Faults can be described by: fault plane: plane of ffracture, along which rocks have been displaced throw: the vertical displacement of rocks along the fault plane fault dip: the maximum inclination of the fault plane as measured from the horizontal hanging wall: side that lies above the fault plane footwall: side that lies below the fault plane upthrow: the side that has moved up (in relation to the other side) downthrow: side of fault that has moved down (in relation to the other side) Fault Types: largely vertical movement: dip-slip faults largely horizontal movement: strike-slip faults
Dip-Slip FaultsWhere the movement along the fault plane is parallel to the dip of the fault plane. Two main types: normal faults (result of tension) and reverse faults (result of compression). These faults often have a steep dip and their outcrop pattern is usually straight.Normal FaultsThe Earth's crust is being stretched and close to the surface, where the rocks are cold and brittle, they fracture to form a normal fault. In a normal fault the hanging wall is the downthrow side. Extension of the crust is the result of the tensional forces. This causes a lengthening of the crust and in cross-section there is clearly a gap created in the formerly continuous beds of rock.The downthrow side of the fault sinks uinder the influence of gravity. The principal stress direction forming these faults is vertical forces due to the weight of the overlying rocks, with the minimum stress being horizontal tensional forces.Graben and HorstWhere two normal faults face each other , that is dip towards each other, then a graben or rift valley is formed. The graben is the area that forms the downthrow between the two faults. Rifts occur at the centre of mid-oceanic ridges and form the East African Rift Valley system.Where two normal faults face away from each other, that it dip away from each other, a horst structure is formed. The horst is the uplifted block between the two faults.
Reverse FaultsFormed by compressional forces, which causes a shortening of the Earth's crust. In a reverse fault the hanging wall is the upthrow side. Reverse faults can be recognised because there is an overlap of the strata created by the fault movement, causing a repetition of the formerly continous bed. The principal stress direction forming these faults is horizontal compressional forces with the minimum stress being vertical. This suggests that these faults form relatively close to the Earth's surface where there is less overlying rock.Thrust FaultsA type of reverse fault, where the fault dip is less than 45 degrees. They are formed by compressional forces. These structures are often associated with major fold mountain system and have displacements which can be measured in kilometers. In northwest Scotland the Moine Thrust brings Precambrian rocks over 500 Ma to rest above the Cambrian rocks less than 560 Ma. The fault formed in the Caledonian orogeny. Thrusts can result in inverted strata, particularly when they form on the limb of a fold.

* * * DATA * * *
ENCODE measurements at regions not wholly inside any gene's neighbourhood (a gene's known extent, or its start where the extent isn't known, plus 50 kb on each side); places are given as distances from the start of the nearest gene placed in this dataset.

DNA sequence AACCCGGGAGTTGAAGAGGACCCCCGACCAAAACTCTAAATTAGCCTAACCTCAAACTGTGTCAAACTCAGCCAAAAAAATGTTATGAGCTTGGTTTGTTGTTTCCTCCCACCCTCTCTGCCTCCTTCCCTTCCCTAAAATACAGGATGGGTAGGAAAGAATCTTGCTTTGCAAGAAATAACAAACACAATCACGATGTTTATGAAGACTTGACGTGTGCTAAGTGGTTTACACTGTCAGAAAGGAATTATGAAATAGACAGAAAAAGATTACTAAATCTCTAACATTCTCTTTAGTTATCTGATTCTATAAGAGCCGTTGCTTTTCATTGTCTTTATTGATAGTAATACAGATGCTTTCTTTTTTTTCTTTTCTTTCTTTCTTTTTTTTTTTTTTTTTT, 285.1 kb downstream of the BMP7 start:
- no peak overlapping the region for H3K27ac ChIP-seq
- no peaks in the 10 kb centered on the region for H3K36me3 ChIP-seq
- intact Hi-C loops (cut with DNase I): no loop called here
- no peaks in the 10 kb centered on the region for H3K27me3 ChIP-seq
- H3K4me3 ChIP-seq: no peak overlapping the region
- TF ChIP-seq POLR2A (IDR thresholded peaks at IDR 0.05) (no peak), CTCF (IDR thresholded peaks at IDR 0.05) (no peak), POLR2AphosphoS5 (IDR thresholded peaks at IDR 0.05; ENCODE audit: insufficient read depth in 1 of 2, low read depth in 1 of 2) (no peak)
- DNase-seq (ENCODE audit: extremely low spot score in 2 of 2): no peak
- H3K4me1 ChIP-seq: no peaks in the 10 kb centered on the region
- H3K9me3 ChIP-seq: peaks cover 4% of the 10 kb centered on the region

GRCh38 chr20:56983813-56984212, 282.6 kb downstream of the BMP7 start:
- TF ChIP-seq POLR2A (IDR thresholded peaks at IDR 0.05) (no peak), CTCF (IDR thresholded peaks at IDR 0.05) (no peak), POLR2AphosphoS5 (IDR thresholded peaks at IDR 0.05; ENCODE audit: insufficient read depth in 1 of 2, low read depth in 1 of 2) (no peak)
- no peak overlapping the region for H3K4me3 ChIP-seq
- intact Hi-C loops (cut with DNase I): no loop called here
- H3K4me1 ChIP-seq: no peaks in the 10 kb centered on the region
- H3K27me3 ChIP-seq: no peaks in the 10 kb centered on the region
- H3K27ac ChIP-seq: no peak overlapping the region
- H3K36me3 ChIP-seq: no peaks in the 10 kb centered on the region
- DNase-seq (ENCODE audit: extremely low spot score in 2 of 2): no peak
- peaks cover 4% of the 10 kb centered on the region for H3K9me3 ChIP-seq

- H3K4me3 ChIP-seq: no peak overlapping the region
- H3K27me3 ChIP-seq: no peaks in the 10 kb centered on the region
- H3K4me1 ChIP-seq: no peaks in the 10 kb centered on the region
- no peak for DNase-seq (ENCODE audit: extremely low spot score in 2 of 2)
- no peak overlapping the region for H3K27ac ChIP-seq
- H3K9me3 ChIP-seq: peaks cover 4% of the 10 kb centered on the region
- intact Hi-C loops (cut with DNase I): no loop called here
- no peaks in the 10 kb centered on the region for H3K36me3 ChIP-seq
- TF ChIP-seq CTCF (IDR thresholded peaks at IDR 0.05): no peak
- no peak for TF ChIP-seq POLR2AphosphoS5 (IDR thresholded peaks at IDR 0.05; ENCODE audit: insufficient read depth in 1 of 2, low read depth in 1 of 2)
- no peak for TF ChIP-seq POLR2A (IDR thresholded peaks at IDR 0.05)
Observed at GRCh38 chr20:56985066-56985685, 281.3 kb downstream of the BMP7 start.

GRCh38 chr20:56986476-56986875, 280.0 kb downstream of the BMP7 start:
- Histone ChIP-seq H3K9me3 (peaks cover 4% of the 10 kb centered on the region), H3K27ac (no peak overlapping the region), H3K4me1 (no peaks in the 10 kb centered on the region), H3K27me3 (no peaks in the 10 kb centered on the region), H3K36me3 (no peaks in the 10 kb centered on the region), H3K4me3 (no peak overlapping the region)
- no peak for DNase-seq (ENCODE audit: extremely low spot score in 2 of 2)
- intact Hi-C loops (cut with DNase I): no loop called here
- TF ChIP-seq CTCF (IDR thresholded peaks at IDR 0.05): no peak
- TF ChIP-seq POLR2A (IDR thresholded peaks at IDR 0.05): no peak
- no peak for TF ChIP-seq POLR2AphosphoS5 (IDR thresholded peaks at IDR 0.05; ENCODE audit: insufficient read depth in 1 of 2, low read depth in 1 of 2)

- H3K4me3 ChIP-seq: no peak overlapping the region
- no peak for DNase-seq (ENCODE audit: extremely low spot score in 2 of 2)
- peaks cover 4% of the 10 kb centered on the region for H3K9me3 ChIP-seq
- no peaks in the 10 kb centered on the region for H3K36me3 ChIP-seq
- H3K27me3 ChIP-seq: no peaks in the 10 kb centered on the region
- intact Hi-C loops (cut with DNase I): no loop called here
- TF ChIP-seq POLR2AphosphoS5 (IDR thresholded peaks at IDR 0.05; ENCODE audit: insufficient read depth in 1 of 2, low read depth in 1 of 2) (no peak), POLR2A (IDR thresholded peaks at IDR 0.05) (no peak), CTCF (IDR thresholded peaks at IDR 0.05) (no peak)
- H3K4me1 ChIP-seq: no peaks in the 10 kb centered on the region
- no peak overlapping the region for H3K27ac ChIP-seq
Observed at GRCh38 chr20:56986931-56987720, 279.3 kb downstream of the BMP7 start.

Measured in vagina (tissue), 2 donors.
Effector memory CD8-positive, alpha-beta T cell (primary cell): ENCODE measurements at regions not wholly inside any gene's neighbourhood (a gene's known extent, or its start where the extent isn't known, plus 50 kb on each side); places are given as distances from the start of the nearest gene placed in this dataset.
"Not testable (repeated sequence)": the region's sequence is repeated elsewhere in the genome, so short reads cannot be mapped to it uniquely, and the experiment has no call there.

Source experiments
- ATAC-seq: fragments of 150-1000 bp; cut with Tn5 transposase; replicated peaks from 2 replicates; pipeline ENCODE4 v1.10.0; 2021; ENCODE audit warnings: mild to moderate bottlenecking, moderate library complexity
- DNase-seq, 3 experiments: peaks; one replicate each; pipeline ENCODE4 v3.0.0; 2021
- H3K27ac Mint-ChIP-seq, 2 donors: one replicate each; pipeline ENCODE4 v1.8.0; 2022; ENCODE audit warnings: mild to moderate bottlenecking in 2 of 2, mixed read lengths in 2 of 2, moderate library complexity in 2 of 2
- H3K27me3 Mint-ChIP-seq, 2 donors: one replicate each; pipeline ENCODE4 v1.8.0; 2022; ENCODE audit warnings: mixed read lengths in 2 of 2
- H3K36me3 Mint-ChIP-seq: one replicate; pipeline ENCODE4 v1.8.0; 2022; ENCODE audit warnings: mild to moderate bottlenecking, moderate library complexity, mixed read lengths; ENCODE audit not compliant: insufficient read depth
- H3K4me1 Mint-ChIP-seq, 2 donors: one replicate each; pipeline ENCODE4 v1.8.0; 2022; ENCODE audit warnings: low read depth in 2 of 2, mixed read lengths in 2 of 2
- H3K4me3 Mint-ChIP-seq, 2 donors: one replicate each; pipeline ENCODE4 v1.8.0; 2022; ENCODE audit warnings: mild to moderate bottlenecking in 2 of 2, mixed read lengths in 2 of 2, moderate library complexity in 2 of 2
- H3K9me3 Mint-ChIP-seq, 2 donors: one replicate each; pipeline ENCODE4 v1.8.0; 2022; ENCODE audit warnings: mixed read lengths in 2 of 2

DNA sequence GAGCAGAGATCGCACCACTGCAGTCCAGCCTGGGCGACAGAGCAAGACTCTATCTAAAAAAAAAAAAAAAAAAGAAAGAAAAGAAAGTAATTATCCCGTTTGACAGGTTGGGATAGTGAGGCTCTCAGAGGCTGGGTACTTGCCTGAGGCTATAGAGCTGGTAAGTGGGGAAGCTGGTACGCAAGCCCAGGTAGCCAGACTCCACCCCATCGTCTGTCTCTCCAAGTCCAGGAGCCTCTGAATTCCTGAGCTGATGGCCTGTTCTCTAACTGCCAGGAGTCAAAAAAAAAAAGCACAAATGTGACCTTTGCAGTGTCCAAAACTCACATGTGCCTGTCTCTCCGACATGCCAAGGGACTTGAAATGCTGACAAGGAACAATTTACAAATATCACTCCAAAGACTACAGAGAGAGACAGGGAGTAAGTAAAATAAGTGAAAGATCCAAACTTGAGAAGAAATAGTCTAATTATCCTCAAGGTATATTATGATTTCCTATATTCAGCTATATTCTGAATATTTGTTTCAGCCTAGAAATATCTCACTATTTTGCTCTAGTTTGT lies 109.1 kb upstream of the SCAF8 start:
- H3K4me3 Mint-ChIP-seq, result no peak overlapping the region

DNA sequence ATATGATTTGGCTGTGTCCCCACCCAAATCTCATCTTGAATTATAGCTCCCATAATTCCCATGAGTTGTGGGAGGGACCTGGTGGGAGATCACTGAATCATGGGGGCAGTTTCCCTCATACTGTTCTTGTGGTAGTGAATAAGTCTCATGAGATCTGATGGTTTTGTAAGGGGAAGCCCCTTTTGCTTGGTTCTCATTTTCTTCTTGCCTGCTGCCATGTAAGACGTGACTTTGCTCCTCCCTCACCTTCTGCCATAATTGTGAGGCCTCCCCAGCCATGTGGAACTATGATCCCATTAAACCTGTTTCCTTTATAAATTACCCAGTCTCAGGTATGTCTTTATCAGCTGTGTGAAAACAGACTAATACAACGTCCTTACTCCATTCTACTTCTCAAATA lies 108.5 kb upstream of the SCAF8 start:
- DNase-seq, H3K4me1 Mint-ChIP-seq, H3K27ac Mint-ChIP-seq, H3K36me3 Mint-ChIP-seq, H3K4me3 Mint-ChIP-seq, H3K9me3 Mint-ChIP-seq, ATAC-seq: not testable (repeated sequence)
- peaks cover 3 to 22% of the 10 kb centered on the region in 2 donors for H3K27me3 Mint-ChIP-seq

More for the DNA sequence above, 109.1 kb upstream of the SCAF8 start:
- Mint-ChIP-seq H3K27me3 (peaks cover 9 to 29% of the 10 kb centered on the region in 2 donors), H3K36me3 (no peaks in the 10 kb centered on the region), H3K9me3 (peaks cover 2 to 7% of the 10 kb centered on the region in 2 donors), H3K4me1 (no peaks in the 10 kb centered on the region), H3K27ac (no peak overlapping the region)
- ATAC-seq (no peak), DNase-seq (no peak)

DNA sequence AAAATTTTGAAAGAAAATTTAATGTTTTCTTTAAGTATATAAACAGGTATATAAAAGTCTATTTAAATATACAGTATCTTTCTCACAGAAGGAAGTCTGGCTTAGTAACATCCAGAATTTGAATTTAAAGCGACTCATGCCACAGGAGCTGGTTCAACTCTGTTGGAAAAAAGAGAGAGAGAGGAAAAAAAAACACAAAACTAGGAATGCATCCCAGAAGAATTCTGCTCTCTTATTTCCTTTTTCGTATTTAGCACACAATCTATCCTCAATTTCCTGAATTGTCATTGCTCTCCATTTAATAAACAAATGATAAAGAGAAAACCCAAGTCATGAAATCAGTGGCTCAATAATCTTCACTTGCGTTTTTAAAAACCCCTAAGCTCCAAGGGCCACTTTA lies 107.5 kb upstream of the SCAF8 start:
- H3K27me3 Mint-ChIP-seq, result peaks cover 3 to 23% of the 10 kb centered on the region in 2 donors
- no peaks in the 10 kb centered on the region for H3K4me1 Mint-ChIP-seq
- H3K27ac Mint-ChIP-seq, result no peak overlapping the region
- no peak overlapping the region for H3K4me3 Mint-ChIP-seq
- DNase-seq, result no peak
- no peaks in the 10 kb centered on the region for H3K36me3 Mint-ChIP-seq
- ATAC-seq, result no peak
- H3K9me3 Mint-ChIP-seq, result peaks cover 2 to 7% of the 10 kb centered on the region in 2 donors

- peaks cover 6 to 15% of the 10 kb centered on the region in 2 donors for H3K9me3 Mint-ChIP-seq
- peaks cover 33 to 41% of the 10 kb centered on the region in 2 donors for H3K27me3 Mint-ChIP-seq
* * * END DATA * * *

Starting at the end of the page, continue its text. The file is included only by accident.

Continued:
Strike-Slip FaultsWhere the fault plane is vertical and the movement along the fault is horizontal - parallel to the strike of the fault plane.These faults are often large-scale structures, with large displacements. There are two main types: tear faults and transform faultsTear FaultsResult of shearing forces. Example is Great Glen Faultin the Highlands of Scotland. This fault is thought to have a displacement of around 100km and was produced as part of the formation of the Caledonian mountains. One piece of evidence used to recognise tjos fault is the existence of two granite bodies on either side, which are similar in composition, age and structure. These granites are now located at either end of the Great Glen on opposite sides of the fault.When describing a tear fault, the terms dextral and sinistral are used. These terms reflect the sense of movement along a fault plane. If the block on the opposite side of the fault has moved to the right it is dextral and if it has moved to the left it is sinistral. Transform FaultsAssociated with plate margins and often described as conservative plate margins. Common at right angles to a MOR. They can be thousands of kilometers long. They are the result of different rates of movement within a plate and allow the rigid plates to adjust for these differences in the rate of movement. Superficially they resemble tear faults but when the movements along the fault plane are considered, they are clearly a different type of fault.
SlickenslidesScratch marks found on fault planes. They are left by the grinding of pieces of rock along the fault plane are the fault moves. They are best seen were the fault plane is coated in a mineral precipated from a fluid that moved along the fault plane. The two surfaces are polished with linear grooves and ridges parallel to the direction of movement. Therefore the striations show the direction of the last movement along the fault plane.Fault BrecciaThis rock is found along fault planes and consists of fragments broken from the rocks on either side of the fault plane. The fragments are large and angular and made of hard, competent rock. They may be cemented by minerals precipitated in the fault zone at a later stage.
Largely Vertical Movement
Largely Horizontal Movement
Features Associated with Fault Planes